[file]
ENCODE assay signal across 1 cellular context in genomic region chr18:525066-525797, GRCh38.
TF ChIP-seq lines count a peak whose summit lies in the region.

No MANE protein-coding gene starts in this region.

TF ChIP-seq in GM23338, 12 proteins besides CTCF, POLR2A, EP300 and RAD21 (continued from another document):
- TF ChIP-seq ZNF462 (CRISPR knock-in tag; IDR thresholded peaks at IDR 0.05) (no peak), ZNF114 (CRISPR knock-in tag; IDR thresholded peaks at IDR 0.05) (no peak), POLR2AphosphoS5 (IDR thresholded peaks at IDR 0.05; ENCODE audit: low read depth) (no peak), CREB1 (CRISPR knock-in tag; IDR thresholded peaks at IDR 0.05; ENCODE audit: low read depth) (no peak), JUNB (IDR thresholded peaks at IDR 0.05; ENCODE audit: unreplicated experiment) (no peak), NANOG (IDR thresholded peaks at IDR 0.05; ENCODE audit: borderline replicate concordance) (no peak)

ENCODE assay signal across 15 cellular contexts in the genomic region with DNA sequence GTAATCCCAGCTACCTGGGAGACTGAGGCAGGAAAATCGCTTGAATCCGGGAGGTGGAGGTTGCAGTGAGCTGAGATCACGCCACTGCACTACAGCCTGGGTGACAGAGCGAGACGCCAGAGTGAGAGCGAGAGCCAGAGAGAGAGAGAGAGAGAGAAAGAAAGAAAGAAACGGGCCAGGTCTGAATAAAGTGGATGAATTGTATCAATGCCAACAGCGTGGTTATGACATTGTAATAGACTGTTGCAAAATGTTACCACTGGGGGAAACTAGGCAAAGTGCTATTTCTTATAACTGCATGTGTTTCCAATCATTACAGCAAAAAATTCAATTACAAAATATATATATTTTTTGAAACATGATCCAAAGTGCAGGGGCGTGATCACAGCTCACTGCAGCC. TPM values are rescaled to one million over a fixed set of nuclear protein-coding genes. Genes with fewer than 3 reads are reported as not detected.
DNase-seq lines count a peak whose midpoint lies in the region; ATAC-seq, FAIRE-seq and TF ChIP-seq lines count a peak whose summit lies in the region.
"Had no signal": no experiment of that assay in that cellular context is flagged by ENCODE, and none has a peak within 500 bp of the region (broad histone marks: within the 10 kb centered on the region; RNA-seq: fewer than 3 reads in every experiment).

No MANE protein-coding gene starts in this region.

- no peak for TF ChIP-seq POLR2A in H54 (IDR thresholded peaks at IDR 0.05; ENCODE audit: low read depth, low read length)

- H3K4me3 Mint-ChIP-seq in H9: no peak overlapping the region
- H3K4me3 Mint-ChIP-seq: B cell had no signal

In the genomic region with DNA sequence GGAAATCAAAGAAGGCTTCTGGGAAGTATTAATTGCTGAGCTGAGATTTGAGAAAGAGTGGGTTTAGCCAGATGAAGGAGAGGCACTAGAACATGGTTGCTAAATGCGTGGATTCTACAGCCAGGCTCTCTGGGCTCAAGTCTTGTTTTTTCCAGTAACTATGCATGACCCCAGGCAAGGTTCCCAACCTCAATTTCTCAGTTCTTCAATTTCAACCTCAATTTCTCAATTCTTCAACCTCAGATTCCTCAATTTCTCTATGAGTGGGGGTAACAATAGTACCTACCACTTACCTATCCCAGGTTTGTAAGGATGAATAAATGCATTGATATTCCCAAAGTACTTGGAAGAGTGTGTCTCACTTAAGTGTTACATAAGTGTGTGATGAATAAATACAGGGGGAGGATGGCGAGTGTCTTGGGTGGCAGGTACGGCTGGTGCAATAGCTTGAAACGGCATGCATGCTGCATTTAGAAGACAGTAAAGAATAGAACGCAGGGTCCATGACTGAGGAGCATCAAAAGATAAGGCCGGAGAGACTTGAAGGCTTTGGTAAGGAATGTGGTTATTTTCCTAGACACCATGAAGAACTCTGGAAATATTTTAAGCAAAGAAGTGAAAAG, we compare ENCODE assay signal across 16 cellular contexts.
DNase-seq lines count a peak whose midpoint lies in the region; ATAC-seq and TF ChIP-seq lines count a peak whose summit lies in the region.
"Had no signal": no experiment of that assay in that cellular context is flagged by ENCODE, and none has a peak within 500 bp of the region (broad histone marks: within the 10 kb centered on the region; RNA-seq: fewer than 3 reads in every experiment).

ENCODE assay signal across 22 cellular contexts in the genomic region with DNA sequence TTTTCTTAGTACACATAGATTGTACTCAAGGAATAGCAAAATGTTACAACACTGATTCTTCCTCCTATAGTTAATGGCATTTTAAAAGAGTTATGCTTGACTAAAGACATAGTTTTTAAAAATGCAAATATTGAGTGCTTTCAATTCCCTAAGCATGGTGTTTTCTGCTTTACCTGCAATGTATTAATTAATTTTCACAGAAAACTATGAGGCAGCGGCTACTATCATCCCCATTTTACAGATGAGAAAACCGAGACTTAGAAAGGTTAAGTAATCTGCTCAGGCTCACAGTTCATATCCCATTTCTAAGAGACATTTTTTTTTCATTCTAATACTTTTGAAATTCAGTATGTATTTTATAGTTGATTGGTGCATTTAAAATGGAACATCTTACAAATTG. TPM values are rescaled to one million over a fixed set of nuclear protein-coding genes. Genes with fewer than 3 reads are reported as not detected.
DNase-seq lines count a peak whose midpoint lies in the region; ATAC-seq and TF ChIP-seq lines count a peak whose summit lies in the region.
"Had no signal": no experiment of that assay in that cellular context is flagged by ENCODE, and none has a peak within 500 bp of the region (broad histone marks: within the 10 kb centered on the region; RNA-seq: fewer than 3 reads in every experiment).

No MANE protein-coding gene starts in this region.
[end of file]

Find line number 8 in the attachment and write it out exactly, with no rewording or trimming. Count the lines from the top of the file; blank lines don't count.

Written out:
"Had no signal": no experiment of that assay in that cellular context is flagged by ENCODE, and none has a peak within 500 bp of the region (broad histone marks: within the 10 kb centered on the region; RNA-seq: fewer than 3 reads in every experiment).